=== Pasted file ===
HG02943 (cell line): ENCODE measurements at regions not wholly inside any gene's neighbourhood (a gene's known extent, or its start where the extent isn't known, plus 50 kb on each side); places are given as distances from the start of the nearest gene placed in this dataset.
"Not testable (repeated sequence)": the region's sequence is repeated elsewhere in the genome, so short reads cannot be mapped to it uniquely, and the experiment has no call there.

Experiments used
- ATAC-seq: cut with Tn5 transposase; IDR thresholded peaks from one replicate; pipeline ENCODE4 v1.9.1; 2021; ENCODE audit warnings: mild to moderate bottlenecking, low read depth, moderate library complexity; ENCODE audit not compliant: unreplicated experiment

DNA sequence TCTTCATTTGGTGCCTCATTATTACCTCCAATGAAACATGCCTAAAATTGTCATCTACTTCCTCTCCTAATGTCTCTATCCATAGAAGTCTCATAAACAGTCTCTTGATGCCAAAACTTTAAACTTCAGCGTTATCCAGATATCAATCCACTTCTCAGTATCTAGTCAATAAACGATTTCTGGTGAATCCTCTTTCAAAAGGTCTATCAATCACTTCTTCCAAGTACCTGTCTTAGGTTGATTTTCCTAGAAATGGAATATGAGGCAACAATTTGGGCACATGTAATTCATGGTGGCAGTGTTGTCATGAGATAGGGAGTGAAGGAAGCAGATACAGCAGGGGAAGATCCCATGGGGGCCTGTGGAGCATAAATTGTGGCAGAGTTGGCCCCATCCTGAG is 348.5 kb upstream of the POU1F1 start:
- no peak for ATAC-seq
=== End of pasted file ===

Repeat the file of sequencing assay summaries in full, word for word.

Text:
HG02943 (cell line): ENCODE measurements at regions not wholly inside any gene's neighbourhood (a gene's known extent, or its start where the extent isn't known, plus 50 kb on each side); places are given as distances from the start of the nearest gene placed in this dataset.
"Not testable (repeated sequence)": the region's sequence is repeated elsewhere in the genome, so short reads cannot be mapped to it uniquely, and the experiment has no call there.

Experiments used
- ATAC-seq: cut with Tn5 transposase; IDR thresholded peaks from one replicate; pipeline ENCODE4 v1.9.1; 2021; ENCODE audit warnings: mild to moderate bottlenecking, low read depth, moderate library complexity; ENCODE audit not compliant: unreplicated experiment

DNA sequence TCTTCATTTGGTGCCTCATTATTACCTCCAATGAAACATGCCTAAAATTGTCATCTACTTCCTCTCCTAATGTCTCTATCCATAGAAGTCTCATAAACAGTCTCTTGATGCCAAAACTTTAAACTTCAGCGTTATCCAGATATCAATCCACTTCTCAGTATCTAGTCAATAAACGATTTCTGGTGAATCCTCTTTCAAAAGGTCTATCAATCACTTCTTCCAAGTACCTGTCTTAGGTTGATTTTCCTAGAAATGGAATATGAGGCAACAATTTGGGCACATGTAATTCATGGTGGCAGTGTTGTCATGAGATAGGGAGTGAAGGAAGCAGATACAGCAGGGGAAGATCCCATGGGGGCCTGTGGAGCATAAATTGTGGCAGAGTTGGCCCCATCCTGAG is 348.5 kb upstream of the POU1F1 start:
- no peak for ATAC-seq